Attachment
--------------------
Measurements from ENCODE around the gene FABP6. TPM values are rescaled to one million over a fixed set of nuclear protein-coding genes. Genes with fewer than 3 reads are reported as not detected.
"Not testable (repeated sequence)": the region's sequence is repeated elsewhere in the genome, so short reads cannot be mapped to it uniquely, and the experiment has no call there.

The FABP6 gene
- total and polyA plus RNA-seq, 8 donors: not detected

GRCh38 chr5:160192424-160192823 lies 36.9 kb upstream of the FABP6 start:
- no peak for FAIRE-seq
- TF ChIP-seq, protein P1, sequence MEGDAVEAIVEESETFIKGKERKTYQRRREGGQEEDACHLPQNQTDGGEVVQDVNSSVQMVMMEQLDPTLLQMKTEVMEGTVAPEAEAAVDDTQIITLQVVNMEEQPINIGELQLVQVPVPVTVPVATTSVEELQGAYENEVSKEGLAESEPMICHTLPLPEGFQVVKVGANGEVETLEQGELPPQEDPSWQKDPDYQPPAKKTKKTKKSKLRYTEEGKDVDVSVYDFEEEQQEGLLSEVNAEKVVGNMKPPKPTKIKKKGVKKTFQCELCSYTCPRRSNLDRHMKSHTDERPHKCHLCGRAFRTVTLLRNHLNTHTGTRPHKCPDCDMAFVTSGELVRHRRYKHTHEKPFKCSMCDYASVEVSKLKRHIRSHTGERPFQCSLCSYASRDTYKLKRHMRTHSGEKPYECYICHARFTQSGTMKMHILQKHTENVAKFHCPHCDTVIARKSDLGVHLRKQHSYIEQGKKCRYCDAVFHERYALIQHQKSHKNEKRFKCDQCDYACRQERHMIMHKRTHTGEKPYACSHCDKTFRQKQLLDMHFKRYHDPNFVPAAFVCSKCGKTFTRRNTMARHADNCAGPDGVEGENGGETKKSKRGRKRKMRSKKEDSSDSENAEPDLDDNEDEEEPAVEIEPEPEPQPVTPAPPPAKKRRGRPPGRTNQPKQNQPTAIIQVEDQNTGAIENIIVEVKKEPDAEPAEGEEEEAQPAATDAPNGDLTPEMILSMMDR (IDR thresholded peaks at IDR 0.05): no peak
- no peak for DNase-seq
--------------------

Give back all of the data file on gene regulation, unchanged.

Measurements from ENCODE around the gene FABP6. TPM values are rescaled to one million over a fixed set of nuclear protein-coding genes. Genes with fewer than 3 reads are reported as not detected.
"Not testable (repeated sequence)": the region's sequence is repeated elsewhere in the genome, so short reads cannot be mapped to it uniquely, and the experiment has no call there.

The FABP6 gene
- total and polyA plus RNA-seq, 8 donors: not detected

GRCh38 chr5:160192424-160192823 lies 36.9 kb upstream of the FABP6 start:
- no peak for FAIRE-seq
- TF ChIP-seq, protein P1, sequence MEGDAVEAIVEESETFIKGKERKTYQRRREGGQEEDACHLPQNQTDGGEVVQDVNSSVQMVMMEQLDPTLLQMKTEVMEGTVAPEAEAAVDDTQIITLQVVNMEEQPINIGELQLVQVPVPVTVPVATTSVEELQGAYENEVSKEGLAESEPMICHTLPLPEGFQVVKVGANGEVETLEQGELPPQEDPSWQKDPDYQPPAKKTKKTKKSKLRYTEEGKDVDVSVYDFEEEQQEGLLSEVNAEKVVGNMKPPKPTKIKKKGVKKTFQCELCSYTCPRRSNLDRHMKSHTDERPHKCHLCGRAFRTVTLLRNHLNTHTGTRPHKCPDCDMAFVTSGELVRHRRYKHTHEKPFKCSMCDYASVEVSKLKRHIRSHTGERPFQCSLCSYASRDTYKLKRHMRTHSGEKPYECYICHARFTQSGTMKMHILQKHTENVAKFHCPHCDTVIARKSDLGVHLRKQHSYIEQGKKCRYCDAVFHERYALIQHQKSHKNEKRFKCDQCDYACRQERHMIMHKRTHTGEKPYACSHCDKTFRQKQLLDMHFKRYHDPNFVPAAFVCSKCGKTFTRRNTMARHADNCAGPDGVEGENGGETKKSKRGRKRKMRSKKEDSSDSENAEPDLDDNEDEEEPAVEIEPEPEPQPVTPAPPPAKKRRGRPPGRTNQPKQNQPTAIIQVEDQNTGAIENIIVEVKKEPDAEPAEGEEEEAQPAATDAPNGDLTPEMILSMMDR (IDR thresholded peaks at IDR 0.05): no peak
- no peak for DNase-seq